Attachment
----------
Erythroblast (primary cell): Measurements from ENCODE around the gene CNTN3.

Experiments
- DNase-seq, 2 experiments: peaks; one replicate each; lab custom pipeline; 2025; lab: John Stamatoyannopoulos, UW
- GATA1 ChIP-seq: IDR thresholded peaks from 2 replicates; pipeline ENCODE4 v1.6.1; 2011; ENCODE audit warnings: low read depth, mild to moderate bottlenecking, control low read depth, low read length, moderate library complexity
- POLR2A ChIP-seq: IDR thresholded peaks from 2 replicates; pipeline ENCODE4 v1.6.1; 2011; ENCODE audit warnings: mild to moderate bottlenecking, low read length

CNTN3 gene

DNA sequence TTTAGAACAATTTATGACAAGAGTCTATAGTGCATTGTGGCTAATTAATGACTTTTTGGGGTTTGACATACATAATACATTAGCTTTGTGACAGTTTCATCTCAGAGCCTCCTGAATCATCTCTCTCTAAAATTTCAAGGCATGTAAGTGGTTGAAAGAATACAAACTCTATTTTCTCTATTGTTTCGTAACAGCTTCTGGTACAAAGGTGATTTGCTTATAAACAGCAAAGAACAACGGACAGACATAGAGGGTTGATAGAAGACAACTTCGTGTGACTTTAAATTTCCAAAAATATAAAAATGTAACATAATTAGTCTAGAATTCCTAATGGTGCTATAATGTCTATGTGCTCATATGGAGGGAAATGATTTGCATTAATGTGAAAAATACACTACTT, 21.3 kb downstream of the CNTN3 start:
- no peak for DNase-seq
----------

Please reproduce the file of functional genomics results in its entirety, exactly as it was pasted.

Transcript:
Erythroblast (primary cell): Measurements from ENCODE around the gene CNTN3.

Experiments
- DNase-seq, 2 experiments: peaks; one replicate each; lab custom pipeline; 2025; lab: John Stamatoyannopoulos, UW
- GATA1 ChIP-seq: IDR thresholded peaks from 2 replicates; pipeline ENCODE4 v1.6.1; 2011; ENCODE audit warnings: low read depth, mild to moderate bottlenecking, control low read depth, low read length, moderate library complexity
- POLR2A ChIP-seq: IDR thresholded peaks from 2 replicates; pipeline ENCODE4 v1.6.1; 2011; ENCODE audit warnings: mild to moderate bottlenecking, low read length

CNTN3 gene

DNA sequence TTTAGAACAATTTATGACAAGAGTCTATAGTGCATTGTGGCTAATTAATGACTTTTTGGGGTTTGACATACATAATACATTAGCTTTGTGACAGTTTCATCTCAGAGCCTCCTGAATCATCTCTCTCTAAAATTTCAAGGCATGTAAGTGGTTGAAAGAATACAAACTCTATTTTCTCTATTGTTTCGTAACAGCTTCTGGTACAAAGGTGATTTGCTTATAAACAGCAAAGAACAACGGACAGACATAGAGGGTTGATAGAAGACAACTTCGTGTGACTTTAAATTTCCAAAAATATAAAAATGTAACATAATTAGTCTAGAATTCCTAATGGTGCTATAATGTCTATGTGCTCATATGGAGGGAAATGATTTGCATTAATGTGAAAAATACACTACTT, 21.3 kb downstream of the CNTN3 start:
- no peak for DNase-seq